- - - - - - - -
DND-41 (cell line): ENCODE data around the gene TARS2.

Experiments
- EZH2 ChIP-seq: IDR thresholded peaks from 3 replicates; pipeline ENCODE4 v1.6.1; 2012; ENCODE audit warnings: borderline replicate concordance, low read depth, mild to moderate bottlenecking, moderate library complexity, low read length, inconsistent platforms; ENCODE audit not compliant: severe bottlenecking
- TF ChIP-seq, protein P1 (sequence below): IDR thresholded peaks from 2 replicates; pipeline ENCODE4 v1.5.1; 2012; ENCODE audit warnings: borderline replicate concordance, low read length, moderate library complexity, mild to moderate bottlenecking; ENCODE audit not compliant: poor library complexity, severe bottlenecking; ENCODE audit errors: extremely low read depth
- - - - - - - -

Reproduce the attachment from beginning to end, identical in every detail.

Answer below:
DND-41 (cell line): ENCODE data around the gene TARS2.

Experiments
- EZH2 ChIP-seq: IDR thresholded peaks from 3 replicates; pipeline ENCODE4 v1.6.1; 2012; ENCODE audit warnings: borderline replicate concordance, low read depth, mild to moderate bottlenecking, moderate library complexity, low read length, inconsistent platforms; ENCODE audit not compliant: severe bottlenecking
- TF ChIP-seq, protein P1 (sequence below): IDR thresholded peaks from 2 replicates; pipeline ENCODE4 v1.5.1; 2012; ENCODE audit warnings: borderline replicate concordance, low read length, moderate library complexity, mild to moderate bottlenecking; ENCODE audit not compliant: poor library complexity, severe bottlenecking; ENCODE audit errors: extremely low read depth